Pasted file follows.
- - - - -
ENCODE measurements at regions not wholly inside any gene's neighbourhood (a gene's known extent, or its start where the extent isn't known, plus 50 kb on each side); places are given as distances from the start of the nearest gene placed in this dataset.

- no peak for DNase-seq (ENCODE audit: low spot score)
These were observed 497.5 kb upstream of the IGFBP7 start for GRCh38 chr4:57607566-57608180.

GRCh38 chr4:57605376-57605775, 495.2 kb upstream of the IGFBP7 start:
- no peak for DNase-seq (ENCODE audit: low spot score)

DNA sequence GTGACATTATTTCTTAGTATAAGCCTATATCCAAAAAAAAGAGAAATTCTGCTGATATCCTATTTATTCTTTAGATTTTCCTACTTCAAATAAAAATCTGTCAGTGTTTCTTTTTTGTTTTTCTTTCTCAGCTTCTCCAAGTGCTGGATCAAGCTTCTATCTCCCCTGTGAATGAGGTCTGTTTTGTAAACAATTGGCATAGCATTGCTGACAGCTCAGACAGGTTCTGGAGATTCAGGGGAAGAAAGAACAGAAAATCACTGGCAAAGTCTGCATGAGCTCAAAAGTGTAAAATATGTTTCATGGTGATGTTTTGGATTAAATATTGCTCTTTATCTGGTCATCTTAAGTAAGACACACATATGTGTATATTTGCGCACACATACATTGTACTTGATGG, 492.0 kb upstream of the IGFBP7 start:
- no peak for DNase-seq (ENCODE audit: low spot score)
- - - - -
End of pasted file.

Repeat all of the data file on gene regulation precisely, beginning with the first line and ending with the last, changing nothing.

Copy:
ENCODE measurements at regions not wholly inside any gene's neighbourhood (a gene's known extent, or its start where the extent isn't known, plus 50 kb on each side); places are given as distances from the start of the nearest gene placed in this dataset.

- no peak for DNase-seq (ENCODE audit: low spot score)
These were observed 497.5 kb upstream of the IGFBP7 start for GRCh38 chr4:57607566-57608180.

GRCh38 chr4:57605376-57605775, 495.2 kb upstream of the IGFBP7 start:
- no peak for DNase-seq (ENCODE audit: low spot score)

DNA sequence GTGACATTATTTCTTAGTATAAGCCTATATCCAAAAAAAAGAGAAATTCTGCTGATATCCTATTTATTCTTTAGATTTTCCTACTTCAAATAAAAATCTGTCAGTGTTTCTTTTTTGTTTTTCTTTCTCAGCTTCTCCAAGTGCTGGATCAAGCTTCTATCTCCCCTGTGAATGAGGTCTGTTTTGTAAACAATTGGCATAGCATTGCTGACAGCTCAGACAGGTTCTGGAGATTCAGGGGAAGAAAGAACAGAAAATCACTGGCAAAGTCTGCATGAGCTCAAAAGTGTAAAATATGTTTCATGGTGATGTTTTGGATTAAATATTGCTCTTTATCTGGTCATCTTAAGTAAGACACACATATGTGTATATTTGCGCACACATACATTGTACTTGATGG, 492.0 kb upstream of the IGFBP7 start:
- no peak for DNase-seq (ENCODE audit: low spot score)